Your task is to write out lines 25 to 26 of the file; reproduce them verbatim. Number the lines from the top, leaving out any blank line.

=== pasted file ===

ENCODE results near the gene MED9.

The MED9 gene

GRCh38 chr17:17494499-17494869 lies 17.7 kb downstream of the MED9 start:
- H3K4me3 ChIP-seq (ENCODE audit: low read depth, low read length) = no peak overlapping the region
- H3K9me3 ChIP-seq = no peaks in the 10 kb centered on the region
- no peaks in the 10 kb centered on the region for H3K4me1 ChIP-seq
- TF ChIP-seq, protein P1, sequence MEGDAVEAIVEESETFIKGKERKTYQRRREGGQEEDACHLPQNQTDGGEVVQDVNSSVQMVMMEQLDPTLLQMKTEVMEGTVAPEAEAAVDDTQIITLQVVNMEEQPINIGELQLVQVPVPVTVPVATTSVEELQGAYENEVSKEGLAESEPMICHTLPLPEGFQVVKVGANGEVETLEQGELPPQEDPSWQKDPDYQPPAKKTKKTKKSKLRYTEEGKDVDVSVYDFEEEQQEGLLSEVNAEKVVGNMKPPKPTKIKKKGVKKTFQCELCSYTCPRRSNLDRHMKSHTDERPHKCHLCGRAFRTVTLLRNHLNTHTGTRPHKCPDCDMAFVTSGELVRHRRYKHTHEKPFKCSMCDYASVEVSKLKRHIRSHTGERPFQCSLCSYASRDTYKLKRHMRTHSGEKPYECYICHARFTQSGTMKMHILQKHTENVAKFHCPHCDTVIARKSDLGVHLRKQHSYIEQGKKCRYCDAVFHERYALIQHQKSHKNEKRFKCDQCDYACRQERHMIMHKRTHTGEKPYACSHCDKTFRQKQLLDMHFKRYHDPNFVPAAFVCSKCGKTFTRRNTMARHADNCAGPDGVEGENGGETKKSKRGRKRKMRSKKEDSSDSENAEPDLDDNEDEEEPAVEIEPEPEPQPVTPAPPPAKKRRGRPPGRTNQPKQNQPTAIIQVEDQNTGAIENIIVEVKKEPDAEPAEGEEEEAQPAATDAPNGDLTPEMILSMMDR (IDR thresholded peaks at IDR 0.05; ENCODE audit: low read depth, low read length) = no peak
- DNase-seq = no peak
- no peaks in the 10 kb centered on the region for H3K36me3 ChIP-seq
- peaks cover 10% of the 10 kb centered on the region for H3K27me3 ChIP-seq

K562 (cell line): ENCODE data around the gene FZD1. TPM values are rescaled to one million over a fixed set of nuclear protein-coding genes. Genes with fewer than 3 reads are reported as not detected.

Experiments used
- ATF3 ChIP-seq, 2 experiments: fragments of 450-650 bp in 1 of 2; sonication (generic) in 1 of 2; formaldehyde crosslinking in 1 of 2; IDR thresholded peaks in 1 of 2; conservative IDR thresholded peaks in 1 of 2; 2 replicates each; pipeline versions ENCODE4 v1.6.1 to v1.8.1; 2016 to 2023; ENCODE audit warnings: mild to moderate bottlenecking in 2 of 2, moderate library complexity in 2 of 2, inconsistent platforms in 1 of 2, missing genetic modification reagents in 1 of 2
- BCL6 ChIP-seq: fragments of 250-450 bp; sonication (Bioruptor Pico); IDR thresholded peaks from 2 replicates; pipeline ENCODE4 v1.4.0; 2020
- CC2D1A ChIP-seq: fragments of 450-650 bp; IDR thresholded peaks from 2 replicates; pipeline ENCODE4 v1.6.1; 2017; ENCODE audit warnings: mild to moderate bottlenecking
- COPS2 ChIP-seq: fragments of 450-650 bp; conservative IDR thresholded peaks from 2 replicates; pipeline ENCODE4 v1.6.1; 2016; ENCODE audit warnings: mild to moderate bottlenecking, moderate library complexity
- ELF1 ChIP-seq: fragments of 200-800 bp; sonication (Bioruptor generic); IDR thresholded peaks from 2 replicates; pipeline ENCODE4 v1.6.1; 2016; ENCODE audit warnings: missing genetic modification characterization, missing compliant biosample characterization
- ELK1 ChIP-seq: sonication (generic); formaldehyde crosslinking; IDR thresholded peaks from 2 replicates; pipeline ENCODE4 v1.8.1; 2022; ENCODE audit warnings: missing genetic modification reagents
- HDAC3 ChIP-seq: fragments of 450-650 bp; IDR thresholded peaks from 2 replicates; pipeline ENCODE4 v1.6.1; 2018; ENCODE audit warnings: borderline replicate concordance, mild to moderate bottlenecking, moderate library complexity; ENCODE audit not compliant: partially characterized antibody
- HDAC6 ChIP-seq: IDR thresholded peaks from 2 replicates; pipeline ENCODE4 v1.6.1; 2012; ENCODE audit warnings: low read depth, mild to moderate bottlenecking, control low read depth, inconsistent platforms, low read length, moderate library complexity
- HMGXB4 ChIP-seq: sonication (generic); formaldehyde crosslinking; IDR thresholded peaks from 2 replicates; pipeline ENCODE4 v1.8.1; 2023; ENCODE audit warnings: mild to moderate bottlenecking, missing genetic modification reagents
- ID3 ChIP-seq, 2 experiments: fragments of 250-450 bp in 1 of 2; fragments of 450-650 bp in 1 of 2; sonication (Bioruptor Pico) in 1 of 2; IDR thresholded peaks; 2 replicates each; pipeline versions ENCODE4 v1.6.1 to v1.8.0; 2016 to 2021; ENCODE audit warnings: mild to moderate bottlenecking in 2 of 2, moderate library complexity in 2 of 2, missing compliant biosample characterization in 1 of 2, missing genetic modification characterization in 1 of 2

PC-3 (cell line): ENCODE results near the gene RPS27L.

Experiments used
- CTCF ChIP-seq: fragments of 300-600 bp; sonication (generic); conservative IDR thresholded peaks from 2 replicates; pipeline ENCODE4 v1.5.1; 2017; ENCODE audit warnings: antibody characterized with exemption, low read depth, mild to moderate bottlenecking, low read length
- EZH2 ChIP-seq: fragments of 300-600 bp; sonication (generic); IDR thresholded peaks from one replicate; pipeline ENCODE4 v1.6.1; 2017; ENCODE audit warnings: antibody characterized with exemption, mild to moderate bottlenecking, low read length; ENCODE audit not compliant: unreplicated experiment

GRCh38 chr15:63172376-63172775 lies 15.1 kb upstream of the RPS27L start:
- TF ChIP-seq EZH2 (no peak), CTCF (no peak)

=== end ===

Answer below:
- CTCF ChIP-seq: fragments of 300-600 bp; sonication (generic); conservative IDR thresholded peaks from 2 replicates; pipeline ENCODE4 v1.5.1; 2017; ENCODE audit warnings: antibody characterized with exemption, low read depth, mild to moderate bottlenecking, low read length
- EZH2 ChIP-seq: fragments of 300-600 bp; sonication (generic); IDR thresholded peaks from one replicate; pipeline ENCODE4 v1.6.1; 2017; ENCODE audit warnings: antibody characterized with exemption, mild to moderate bottlenecking, low read length; ENCODE audit not compliant: unreplicated experiment